Wrong model to follow
The BMC’s decision to ban lingerie mannequins is a step that inadvertently goes against the tenets of gender equality. Lingerie mannequins, according to the Ghatkopar corporator, Ritu Tawade, who proposed the ban, are “corrupting the minds of people and are against the morals of the society.”india Updated: May 30, 2013 20:56 IST
Banning, it seems, is the easiest option for many in India. Reinforcing this view is the latest decision of the Brihanmumbai Municipal Corporation (BMC) which unanimously decided to ban mannequins that display lingerie items.
Lingerie mannequins, according to the Ghatkopar corporator, Ritu Tawade, who proposed the ban, are “corrupting the minds of people and are against the morals of the society.” How Ms Tawade came to such a conclusion is not clear but she seems to have a lot of people agreeing with her, including Mumbai mayor Sunil Prabhu.
There have been earlier instances of bans being resorted to when an unorthodox view was expressed: be it the banning of literature and art, banning of movies, etc. Rather than having an informed debate and seeking a public consensus on ways of improving a situation when there are conflicting views about a particular subject, the shortcut of banning everything that does not fit the mould of propriety that societal norms set is a retrograde action.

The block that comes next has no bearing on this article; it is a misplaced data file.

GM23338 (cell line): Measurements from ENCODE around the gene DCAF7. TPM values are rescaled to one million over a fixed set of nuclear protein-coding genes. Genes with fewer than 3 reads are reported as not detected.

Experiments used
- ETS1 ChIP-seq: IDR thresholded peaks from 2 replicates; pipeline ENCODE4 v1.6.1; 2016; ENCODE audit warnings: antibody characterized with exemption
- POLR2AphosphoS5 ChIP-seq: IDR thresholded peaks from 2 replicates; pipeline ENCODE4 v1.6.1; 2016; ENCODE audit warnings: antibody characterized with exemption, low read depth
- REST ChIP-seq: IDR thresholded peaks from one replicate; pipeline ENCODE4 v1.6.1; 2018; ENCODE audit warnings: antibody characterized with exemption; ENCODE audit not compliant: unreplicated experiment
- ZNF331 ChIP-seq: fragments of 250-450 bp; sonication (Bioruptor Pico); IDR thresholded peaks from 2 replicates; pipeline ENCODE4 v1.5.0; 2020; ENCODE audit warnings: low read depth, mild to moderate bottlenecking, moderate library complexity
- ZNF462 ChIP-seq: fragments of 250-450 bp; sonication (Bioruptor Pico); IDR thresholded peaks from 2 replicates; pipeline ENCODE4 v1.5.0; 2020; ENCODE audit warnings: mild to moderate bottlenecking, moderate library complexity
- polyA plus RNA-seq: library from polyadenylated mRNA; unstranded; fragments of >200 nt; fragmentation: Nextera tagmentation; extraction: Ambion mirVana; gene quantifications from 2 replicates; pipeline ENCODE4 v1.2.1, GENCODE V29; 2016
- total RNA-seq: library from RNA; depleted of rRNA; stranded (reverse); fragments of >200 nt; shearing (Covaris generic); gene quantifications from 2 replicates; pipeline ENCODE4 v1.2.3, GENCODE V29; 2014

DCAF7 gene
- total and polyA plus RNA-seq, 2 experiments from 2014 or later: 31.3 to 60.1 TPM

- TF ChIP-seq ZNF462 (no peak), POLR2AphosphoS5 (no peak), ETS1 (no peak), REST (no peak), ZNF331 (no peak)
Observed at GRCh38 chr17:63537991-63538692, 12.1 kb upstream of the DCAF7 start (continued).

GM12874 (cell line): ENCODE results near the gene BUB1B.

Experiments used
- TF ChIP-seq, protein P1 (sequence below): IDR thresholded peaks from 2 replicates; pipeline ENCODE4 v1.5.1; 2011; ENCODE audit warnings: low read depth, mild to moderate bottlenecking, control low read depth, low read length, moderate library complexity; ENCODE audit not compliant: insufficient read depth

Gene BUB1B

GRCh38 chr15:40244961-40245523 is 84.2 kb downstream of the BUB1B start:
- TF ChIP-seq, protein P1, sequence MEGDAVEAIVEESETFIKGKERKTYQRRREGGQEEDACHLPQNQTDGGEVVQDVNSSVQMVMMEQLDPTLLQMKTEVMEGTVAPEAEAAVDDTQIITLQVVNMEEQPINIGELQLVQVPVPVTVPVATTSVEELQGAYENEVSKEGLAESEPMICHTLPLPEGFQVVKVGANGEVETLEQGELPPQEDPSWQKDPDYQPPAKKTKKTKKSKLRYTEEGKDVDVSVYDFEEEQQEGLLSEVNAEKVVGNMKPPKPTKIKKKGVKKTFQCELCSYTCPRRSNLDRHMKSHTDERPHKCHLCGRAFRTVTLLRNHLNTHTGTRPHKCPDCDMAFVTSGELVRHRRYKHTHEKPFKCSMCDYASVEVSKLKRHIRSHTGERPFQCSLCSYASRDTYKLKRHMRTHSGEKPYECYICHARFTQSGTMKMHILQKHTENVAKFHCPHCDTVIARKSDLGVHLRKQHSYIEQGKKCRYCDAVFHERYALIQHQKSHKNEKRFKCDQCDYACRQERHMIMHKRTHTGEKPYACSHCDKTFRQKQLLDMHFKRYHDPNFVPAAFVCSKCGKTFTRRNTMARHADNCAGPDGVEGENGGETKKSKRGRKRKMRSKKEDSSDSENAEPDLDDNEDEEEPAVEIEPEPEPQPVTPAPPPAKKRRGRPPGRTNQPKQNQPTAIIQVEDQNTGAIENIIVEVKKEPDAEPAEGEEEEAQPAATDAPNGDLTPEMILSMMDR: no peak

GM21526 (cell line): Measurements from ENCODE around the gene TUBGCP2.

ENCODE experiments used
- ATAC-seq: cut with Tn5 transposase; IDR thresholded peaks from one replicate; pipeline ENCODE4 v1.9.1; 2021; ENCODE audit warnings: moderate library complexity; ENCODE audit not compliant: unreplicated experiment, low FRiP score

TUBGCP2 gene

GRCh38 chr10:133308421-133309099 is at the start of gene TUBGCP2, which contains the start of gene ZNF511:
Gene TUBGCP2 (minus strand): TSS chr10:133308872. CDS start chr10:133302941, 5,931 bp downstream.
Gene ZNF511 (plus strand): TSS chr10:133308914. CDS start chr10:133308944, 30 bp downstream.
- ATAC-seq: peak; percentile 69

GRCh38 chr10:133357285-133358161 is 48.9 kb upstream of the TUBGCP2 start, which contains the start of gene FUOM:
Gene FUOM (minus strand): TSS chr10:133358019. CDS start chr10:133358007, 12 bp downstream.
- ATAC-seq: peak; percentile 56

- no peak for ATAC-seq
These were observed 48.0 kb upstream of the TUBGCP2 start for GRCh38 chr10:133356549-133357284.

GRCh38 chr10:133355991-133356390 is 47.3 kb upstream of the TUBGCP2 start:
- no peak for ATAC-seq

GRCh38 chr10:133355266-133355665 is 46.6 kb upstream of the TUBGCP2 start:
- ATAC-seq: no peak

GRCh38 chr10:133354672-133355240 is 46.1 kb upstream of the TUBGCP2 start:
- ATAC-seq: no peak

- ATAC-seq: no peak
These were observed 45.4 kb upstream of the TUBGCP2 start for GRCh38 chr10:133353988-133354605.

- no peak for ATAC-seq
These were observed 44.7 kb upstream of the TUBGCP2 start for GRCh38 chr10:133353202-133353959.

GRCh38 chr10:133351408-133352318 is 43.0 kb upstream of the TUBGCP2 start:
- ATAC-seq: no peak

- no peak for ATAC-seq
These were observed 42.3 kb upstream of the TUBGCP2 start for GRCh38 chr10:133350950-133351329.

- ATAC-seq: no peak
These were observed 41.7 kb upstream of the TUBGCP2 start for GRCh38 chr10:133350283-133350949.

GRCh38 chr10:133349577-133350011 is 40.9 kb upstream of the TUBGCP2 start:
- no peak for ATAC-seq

Circumventing or postponing tough decisions are not signs of a good leader. Our authorities, it seems, do not believe in this. While banning does not address the problem, it certainly does exaggerate the pretence of action being undertaken by the authorities concerned.
When it comes to bans, authorities, in government or ‘protectors of Indian culture’, are often at the forefront. If it is the safety and security of women that the authorities have in mind while taking these ludicrous decisions, they would do better by focusing more on improving the law and order situation in the country.
If authorities hope to instil respect for women with such a move, it should be remembered that bans do not ensure or enable gender justice.
If more people start to see reason in the flawed arguments put forward by the likes of Tawade, soon the sculptures and paintings in the Ajanta and Ellora caves and the Khajuraho temples will be portrayed in a more ‘descent’ way that will not lead to the ‘pollution of the minds’ of people who see it. And what a tragedy that would be.